Sunday, September 25, 2016
1012 C Street  •  Floresville, TX 78114  •  Phone: 830-216-4519  •  Fax: 830-393-3219  • 

WCN Site Search


Preview the Paper Preview the Paper

Preview this week's Paper
A limited number of pages are displayed in this preview.
Preview this Week’s Issue ›
Subscribe Today ›

Lost & Found


VideoFound: Senior Beagle mix, Aug. 20, on Palo Verde in The Estates of Eagle Creek Subdivision, Floresville, help this little one find her home. Call 210-487-8284 or 210-831-1343.
Found: Small male black and tan dog, possible Min-pin, in Floresville on Hwy 181. Call 830-660-3181.
Cute, friendly dog found in the Courthouse area. He obviously belongs to someone as he has a collar but no tags. Please call 210-355-2613 to claim him.
More Lost & Found ads ›

Help Wanted

Groomer needed for pet service. Call 210-370-7375.
Your #1 Advertising Resource! Call 830-216-4519.
More Help Wanted ads ›

Featured Videos





Video Vault ›
City Base PlumbingShowcasePursch with auto package

Breaking News


Forest Service can help with trees damaged by wildfire, drought




E-Mail this Story to a Friend
Print this Story
Contributed
June 16, 2011, 2:24pm
2,546 views | Post a comment

COLLEGE STATION -- The driest seven-month period recorded in Texas history occurred from October 2010 through April 2011 -- and it’s taken a toll on the state’s trees and plants.

How dry is it? To put it into perspective: Green plants normally have a moisture content ranging from 125 to 200 percent or more. But during severe and prolonged drought, the moisture content of live, woody plants can drop below 100 percent. This is harmful to trees and plants and often results in extreme fire behavior.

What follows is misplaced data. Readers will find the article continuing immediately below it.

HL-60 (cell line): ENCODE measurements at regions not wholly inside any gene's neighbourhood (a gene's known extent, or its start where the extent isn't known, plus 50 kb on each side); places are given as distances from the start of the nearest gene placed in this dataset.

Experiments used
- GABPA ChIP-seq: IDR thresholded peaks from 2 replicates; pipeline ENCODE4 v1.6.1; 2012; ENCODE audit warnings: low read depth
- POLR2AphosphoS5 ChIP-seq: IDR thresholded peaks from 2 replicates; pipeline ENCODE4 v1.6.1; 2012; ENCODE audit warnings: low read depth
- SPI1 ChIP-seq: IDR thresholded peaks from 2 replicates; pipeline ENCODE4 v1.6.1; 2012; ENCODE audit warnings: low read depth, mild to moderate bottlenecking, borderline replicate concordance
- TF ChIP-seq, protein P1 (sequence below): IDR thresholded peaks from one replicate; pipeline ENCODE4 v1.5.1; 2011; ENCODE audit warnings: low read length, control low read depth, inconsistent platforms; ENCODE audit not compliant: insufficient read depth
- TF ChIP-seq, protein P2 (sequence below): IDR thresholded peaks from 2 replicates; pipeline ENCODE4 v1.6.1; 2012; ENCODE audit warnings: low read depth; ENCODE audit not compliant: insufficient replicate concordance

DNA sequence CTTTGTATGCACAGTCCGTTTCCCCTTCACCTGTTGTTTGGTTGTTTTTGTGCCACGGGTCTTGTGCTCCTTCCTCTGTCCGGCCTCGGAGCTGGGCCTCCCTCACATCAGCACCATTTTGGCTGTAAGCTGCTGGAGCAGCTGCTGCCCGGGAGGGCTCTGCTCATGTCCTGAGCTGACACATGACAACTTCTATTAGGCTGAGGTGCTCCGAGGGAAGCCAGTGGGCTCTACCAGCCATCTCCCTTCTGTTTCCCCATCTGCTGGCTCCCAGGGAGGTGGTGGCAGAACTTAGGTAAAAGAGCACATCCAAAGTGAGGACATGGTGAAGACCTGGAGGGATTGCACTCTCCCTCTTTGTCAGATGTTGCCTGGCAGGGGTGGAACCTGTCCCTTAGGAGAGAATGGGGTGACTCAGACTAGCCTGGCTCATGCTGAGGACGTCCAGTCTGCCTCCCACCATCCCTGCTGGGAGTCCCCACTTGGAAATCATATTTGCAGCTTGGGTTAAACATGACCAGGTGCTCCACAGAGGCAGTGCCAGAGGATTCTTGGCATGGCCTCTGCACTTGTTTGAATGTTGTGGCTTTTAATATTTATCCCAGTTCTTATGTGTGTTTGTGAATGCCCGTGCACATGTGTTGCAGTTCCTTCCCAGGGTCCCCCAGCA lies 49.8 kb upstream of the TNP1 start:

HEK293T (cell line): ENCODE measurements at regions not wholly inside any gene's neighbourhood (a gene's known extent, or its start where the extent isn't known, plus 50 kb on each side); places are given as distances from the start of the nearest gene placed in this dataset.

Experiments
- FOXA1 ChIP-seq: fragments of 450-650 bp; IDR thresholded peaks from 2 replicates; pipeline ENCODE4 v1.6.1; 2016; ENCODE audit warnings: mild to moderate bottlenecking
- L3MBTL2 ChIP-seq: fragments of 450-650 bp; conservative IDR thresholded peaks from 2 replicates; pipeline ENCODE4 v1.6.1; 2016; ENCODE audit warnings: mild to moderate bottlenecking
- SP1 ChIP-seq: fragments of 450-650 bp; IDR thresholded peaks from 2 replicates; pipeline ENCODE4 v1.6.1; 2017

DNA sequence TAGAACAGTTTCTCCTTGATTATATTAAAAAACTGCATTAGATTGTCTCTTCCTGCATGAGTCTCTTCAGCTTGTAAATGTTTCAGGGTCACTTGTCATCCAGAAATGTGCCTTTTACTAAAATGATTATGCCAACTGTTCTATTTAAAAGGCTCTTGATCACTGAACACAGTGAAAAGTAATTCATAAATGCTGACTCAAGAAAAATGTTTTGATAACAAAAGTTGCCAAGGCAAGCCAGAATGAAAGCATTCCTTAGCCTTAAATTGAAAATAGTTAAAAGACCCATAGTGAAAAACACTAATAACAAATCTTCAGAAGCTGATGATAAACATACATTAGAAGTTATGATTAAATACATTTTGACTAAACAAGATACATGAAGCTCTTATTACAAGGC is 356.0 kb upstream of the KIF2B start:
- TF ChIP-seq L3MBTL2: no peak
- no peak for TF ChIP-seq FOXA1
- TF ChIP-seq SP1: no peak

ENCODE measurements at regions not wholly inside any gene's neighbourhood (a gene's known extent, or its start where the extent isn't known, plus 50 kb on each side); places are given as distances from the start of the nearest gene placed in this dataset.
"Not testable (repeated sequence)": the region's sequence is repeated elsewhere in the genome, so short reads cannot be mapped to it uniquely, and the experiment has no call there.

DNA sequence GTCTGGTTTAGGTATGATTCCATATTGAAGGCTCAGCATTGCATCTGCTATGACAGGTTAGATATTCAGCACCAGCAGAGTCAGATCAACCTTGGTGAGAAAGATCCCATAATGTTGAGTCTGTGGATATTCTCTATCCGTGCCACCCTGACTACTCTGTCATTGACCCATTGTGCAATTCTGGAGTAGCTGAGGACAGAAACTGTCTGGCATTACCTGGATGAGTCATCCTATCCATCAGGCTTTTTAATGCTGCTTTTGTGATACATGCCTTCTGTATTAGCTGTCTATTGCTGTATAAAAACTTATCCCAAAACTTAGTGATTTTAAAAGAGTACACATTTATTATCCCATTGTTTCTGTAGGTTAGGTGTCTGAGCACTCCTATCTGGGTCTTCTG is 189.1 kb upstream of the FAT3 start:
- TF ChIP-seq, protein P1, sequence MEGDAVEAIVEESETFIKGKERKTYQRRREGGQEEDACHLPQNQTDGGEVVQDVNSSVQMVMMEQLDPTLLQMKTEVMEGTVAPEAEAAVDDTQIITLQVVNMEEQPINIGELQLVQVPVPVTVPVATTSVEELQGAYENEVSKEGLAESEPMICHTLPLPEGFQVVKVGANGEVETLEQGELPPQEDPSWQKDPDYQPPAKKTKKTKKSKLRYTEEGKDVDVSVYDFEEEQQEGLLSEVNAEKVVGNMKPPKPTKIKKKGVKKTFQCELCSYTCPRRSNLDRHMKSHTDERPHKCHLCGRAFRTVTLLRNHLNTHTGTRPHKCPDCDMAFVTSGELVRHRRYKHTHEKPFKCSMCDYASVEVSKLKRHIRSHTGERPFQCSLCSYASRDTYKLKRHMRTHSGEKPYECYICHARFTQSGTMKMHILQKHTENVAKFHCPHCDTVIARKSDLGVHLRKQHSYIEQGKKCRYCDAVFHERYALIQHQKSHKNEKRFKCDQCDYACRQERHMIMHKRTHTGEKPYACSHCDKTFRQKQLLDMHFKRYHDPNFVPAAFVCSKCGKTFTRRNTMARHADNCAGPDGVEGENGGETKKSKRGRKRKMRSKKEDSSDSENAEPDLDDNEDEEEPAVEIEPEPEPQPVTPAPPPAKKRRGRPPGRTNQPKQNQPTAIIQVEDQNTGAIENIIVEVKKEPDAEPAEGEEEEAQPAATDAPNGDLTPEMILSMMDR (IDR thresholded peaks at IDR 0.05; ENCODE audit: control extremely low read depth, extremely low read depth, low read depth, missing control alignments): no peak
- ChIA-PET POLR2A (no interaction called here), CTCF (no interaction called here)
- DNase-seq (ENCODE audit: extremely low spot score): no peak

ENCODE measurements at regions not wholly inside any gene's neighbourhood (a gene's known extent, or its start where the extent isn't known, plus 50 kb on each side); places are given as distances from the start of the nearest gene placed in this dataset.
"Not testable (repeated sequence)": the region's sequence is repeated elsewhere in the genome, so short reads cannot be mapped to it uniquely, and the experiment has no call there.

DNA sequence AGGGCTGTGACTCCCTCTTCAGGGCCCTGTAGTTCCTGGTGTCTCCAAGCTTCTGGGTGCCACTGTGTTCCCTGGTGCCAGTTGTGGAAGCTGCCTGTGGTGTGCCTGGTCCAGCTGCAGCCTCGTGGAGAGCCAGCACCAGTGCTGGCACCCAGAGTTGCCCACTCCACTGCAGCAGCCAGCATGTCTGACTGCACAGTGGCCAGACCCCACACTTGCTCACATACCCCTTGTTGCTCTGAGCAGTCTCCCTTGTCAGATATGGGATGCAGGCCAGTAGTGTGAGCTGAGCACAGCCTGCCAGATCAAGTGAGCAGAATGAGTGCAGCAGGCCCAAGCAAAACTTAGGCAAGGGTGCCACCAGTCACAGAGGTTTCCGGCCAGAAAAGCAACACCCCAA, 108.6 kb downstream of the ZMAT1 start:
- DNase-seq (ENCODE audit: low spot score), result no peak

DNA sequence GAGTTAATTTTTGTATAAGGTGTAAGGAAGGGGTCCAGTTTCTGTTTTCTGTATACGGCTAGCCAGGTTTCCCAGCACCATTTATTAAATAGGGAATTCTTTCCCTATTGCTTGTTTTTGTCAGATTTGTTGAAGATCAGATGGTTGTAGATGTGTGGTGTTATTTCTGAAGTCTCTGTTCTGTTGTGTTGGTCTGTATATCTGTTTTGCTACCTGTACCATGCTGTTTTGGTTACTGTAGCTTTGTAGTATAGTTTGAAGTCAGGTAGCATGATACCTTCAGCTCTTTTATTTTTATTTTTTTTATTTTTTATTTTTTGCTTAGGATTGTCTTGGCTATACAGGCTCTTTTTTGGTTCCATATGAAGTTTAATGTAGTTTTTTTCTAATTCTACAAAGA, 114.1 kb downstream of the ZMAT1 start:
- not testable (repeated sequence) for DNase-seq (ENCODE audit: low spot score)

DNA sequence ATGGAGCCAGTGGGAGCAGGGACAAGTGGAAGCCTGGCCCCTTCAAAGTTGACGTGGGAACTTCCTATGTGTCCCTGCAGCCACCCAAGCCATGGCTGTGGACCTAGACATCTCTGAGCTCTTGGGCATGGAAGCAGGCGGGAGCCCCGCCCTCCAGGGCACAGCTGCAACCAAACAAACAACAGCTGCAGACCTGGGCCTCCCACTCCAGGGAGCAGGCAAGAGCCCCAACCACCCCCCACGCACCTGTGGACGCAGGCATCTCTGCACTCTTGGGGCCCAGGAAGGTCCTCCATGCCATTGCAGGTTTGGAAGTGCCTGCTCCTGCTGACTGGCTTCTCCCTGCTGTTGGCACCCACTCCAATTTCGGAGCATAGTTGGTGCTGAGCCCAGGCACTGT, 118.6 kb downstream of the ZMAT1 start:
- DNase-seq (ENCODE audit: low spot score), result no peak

Texas Forest Service Entomologist Joe Pase said drought-stressed trees may exhibit signs of decline. There are a couple of tests that landowners can perform to determine whether their tree is dead or just dormant.

· Collect some small twigs about one-eighth inch in diameter and try to break the individual twigs. If they snap and break like dead, dry twigs it could mean the tree or branch has died. If the twigs bend and don't break with a snap, the tree may still be alive.
· Use your fingernail to scrape bark from a small twig or branch. If the tissue under the bark is green and moist, the tree may still be alive.

To be absolutely sure the tree is not dead, wait until the next spring to see if it sprouts a new crop of leaves.

“During times of drought, the best thing for trees and plants is water,” Pase said. “Homeowners should consider watering valuable shade trees (pine or hardwood) and other landscape plants to lessen the stress from drought and heat. Water the ground area beneath the branches in the evening or early morning. Without rainfall, watering should be done about every 10 to 14 days.”

Landowners concerned about the health of their trees should contact a local Texas Forest Service office or a professional consulting forester for assistance.

Read Entomologist Joe Pase’s report on drought in trees and plants.
 

Your Opinions and Comments


Be the first to comment on this story!


You must be logged in to post a comment.




Not a subscriber?
Subscriber, but no password?
Forgot password?

Breaking News Archives


Malcolm's Custom Welding
Southern Electric
WCN Citizens Forum 5/28/15
Triple R DC ExpertsVoncille Bielefeld homeFriesenhahn Custom WeldingHeavenly Touch homeAllstate & McBride Realty

  Copyright © 2007-2016 Wilson County News. All rights reserved. Web development by Drewa Designs.